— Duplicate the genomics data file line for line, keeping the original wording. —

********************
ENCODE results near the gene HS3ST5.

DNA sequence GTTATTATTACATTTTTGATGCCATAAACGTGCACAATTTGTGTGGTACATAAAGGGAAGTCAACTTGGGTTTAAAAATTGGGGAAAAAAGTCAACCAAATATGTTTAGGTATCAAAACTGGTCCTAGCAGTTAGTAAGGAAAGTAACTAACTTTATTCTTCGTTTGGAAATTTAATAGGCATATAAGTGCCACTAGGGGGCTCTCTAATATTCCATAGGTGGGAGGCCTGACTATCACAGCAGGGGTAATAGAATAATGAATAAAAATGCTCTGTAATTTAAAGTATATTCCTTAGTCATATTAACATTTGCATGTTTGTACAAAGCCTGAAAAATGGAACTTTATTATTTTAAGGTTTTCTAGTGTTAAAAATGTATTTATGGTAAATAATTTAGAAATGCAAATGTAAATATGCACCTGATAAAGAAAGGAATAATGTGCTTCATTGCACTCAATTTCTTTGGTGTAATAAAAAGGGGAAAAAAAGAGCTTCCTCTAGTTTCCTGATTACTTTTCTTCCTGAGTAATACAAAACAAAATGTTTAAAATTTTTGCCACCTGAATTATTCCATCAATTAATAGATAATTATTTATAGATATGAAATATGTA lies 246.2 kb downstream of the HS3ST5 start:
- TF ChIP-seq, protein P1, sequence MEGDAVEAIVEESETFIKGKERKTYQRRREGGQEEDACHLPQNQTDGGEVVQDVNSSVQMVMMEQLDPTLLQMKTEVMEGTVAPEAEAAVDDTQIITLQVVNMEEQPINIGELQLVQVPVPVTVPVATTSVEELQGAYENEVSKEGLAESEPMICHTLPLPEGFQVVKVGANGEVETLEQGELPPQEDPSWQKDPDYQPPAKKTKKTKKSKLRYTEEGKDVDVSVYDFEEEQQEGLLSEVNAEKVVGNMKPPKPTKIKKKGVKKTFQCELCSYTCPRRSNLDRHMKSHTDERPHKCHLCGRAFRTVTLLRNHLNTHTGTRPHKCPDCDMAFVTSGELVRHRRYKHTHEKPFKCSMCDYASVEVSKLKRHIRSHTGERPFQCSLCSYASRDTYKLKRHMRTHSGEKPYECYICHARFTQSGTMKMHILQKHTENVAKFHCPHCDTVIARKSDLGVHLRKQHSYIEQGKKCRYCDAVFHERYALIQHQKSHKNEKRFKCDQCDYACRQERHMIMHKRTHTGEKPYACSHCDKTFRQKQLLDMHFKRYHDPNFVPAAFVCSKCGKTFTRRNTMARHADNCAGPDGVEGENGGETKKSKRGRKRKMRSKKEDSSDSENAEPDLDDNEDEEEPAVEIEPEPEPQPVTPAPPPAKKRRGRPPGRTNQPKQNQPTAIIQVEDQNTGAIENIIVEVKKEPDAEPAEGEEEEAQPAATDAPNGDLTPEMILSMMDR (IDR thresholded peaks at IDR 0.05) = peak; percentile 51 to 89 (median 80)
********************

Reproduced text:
ENCODE results near the gene HS3ST5.

DNA sequence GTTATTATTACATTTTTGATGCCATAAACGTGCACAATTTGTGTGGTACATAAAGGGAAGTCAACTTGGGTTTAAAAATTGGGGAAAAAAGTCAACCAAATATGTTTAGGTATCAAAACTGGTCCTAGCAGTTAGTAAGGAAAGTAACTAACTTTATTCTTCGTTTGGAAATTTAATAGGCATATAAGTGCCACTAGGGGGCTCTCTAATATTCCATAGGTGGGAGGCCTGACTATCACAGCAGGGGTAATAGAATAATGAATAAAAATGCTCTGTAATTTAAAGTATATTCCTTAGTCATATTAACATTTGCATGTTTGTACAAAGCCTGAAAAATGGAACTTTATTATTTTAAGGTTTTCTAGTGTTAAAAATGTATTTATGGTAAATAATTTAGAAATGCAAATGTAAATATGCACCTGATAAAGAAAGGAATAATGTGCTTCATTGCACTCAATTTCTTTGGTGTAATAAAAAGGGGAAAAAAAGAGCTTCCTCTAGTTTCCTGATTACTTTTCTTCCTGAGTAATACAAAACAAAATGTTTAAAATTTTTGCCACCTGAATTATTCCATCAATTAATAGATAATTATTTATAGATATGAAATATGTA lies 246.2 kb downstream of the HS3ST5 start:
- TF ChIP-seq, protein P1, sequence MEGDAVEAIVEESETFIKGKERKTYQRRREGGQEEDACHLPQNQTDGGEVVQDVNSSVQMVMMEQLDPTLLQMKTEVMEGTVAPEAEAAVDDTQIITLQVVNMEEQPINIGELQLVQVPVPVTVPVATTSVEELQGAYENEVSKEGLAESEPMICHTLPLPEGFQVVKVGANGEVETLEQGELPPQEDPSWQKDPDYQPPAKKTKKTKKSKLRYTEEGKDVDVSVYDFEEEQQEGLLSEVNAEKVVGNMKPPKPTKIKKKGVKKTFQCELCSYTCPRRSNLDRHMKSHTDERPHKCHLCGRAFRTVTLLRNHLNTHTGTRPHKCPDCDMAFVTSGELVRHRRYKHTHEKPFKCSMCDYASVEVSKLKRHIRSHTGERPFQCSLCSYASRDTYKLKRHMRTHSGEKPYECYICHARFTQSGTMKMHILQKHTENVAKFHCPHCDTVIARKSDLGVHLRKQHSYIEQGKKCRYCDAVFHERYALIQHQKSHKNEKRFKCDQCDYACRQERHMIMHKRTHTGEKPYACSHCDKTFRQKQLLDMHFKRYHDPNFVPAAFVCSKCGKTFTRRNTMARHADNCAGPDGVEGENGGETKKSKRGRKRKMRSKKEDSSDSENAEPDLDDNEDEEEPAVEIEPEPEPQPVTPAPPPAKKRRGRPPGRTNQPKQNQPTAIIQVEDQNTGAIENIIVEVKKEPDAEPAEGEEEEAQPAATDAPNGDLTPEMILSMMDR (IDR thresholded peaks at IDR 0.05) = peak; percentile 51 to 89 (median 80)